Sometimes a unanimous opinion of the California Supreme Court is actually a 4-3. Like here.
Everyone agrees that the decision here should be affirmed and that the trial court properly sentenced defendant to pay $2600 in restitution. Hence, everyone joins Justice Werdegar's majority opinion.
But this one's also a twofer. Because Justice Baxter, joined by Justices Chin and Corrigan, also writes separately to say how they'd decide a hypothetical case -- not present here -- involving different facts. Justice Werdegar's opinion says that, here, X and Y existed. and hence that the restitution order was proper. Justice Baxter agrees, but writes separately to slo say that he'd vote to affirm even if only X existed. And that he's got at least two other votes for that position.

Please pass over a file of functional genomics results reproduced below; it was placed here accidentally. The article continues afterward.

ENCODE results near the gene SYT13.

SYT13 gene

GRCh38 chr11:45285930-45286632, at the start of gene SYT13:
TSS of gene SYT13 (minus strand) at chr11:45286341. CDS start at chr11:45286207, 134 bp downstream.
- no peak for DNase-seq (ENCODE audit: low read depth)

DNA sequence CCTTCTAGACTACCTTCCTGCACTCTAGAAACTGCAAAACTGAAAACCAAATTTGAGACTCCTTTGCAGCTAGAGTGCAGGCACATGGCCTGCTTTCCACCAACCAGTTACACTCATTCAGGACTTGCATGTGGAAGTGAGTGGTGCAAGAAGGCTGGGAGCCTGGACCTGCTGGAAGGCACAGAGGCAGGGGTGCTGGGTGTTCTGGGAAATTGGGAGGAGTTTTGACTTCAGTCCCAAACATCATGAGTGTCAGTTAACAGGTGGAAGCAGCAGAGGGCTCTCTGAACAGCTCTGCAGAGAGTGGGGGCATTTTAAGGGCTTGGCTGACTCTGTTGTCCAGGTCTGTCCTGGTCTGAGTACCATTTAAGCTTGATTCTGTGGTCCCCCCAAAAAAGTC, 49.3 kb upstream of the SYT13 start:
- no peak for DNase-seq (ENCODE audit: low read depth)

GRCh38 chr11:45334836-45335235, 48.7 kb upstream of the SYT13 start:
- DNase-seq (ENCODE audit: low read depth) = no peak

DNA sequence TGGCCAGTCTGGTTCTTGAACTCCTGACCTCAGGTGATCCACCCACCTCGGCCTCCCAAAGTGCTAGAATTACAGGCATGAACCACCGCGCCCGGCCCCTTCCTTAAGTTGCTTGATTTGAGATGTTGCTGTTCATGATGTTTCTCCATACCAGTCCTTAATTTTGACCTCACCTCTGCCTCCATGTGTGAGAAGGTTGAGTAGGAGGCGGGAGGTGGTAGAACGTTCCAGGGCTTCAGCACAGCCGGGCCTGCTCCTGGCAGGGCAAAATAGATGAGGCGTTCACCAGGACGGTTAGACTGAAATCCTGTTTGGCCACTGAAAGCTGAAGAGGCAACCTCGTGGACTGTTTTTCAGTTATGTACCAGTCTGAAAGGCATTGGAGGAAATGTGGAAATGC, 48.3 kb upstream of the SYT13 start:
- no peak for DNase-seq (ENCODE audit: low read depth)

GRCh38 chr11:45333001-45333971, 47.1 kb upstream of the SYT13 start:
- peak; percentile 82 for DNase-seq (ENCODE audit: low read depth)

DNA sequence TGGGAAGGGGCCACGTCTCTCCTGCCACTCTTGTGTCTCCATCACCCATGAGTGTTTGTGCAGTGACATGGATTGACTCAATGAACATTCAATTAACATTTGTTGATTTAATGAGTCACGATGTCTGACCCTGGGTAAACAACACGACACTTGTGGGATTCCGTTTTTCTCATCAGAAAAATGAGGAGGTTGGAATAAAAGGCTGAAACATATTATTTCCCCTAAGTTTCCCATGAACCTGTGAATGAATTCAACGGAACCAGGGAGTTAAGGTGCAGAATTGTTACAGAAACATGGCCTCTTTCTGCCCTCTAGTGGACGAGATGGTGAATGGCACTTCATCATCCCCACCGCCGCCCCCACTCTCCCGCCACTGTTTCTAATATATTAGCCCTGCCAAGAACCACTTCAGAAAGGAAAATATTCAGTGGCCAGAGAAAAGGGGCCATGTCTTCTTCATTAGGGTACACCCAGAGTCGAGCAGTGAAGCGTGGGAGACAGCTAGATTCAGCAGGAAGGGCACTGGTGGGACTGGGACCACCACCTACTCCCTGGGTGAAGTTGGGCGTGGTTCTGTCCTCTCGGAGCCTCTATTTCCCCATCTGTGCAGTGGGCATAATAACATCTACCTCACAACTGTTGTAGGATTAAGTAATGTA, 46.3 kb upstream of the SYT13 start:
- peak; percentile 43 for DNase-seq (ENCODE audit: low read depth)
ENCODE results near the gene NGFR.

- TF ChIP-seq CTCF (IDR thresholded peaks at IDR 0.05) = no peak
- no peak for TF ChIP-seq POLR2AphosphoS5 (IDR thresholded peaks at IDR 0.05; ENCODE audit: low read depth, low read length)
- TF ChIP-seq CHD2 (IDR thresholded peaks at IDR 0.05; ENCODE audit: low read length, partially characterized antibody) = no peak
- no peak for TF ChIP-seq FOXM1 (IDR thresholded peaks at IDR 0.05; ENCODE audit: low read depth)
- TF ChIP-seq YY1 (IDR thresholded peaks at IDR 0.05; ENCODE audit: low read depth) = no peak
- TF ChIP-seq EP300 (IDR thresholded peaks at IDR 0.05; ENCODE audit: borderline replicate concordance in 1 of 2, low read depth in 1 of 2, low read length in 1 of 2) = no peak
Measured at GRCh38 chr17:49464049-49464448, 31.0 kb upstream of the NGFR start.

So two decisions in one. One unanimous, one much more closely split.